It’s become a maxim that you “can’t control what’s on the internet.” But, why should we accept this in the US when Europe demand and have implemented the “Right to be Forgotten.” The non-profit organization Consumer Watchdog has written an op-ed in the Washington Post through one of its consumer advocates, Liza Tucker regarding the so-called “Right to be Forgotten” and its applicability to search engines such as Google, Yahoo!, and Bing.
Imagine your 18-year-old daughter is decapitated in a car accident. Gruesome police photographs of her body are leaked onto the Internet. Every time someone searches your family’s name, the photos pop up at the top of the page. That’s what happened to Christos and Lesli Catsouras because in the United States, unlike in Europe, search engines are not required to act on requests by individuals to remove such links.
Specifically, Consumer Watchdog is responding to a previous WP editorial post dismissing the request for the right to be forgotten. In our view, the WP mistakenly argues that a “Right to be Forgotten” equates with censorship. But Ms. Tucker correctly demonstrates why this is erroneous.
True suppression of speech happens when a government reviews all media and suppresses those parts it deems objectionable on moral, political, military or other grounds. With a right to be forgotten, Google, Yahoo and other corporations — not the government — would decide what material should not be provided in response to search requests, while the material would still remain on any Web sites that posted it.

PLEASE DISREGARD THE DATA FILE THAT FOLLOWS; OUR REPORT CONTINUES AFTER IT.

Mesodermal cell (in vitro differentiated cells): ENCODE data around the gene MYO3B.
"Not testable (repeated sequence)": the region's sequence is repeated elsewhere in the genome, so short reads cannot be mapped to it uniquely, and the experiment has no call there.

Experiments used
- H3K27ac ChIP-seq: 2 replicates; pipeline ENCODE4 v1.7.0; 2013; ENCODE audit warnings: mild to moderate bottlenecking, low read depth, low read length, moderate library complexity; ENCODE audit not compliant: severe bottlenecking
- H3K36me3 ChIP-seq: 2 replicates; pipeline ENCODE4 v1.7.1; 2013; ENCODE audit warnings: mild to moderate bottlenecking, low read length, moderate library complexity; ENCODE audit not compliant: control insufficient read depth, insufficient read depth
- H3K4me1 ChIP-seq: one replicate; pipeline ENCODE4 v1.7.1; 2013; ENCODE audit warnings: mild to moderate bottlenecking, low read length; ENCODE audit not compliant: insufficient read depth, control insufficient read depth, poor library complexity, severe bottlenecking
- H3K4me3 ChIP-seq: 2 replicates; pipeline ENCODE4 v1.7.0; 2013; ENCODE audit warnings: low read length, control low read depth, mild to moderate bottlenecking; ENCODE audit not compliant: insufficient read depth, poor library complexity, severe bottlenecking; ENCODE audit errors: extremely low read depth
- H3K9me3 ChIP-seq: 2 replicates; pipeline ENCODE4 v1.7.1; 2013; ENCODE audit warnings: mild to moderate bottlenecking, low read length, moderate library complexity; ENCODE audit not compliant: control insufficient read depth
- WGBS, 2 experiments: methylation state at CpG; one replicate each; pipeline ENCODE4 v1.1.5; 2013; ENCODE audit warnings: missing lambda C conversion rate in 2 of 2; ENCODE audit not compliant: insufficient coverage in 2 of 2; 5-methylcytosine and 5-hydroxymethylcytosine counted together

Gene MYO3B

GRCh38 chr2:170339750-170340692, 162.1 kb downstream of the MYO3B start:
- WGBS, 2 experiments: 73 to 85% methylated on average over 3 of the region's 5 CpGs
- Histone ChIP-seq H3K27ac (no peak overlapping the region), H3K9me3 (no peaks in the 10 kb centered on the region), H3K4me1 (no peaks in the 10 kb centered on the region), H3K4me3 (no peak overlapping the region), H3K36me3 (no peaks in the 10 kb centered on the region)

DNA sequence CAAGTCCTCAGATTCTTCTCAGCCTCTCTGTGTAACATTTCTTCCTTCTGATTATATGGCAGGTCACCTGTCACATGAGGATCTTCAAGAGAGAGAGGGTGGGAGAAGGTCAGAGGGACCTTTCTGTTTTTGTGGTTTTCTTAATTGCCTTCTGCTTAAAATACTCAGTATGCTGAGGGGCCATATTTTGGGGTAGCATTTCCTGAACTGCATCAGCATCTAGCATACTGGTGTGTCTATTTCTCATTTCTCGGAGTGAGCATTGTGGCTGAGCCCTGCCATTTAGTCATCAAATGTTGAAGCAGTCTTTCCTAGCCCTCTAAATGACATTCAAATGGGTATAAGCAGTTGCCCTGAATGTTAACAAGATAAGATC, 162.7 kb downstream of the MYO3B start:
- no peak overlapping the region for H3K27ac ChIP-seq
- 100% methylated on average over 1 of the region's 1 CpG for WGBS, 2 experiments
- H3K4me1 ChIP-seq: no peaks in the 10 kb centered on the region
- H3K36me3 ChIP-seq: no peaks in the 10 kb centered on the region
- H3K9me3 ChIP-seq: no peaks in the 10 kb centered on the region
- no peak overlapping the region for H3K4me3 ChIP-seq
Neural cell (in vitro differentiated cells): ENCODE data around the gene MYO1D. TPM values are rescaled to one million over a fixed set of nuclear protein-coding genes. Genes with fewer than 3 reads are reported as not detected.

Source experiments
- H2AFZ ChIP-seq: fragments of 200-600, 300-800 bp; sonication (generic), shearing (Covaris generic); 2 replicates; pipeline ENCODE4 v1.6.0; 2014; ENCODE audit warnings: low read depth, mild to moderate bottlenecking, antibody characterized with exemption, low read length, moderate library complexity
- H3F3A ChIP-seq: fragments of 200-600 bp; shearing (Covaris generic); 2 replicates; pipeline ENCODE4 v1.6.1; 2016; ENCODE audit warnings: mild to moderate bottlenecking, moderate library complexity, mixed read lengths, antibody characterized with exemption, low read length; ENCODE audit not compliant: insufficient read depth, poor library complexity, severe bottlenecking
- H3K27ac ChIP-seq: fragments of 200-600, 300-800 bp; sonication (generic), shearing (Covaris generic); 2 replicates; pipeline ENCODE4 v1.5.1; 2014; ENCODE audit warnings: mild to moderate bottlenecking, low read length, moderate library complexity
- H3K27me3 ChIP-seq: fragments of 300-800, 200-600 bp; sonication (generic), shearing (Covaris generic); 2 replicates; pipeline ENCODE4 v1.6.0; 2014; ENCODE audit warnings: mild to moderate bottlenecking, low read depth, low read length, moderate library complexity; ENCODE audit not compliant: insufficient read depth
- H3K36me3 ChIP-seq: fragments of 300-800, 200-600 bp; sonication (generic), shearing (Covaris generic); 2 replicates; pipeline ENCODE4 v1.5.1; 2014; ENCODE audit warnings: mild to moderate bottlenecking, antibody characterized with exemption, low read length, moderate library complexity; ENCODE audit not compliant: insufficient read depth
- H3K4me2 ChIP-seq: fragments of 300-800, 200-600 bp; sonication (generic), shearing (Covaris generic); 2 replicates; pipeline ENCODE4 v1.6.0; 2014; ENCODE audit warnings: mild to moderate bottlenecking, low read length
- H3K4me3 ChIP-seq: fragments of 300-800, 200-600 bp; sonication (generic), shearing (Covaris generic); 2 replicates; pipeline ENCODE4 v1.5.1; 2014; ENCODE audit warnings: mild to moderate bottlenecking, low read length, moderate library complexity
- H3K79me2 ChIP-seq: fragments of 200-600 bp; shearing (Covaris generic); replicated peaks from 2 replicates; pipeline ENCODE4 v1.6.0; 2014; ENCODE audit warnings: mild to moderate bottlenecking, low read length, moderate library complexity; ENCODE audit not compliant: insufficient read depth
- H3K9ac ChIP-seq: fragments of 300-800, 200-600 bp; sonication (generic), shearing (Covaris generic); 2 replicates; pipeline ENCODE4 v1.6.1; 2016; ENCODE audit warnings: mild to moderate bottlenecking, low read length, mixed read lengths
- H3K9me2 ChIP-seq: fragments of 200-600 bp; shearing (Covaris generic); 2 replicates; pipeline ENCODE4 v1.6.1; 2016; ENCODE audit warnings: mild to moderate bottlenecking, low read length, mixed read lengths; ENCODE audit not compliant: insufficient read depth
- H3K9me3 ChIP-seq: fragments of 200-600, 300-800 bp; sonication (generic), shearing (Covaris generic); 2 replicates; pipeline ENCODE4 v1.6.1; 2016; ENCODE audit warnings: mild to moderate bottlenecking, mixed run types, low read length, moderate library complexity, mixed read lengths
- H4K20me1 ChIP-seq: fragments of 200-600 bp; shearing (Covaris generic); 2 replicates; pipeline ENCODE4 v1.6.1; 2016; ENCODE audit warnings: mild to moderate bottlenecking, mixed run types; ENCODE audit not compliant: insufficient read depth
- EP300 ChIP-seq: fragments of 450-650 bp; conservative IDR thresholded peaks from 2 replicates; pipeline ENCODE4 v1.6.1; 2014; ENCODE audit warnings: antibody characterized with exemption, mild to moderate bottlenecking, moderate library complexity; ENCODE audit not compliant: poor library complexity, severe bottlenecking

Paulson & Nace has previously reached out and investigated claims of disruptions caused by online material. And we agree with Consumer Watchdog when they discuss the Fair Credit Reporting Act:
U.S. law already recognizes that certain information should become irrelevant after the passage of the time has demonstrated that an individual is not likely to repeat a mistake. The Fair Credit Reporting Act, which is enforced by the FTC, dictates that debt collections, civil lawsuits, tax liens and even arrests for criminal offenses in most cases be considered obsolete after seven years and so excluded from credit reports.
The concern is that Google and other search engines do not abide by the Fair Credit Reporting Act, or “FCRA,” instead they have avoided compliance with it. FCRA does not apply to all information on the internet. However, if there is information pertaining which has adversely impacted you or another’s employment or financial status, then Google has probably harmed you by not complying with FCRA.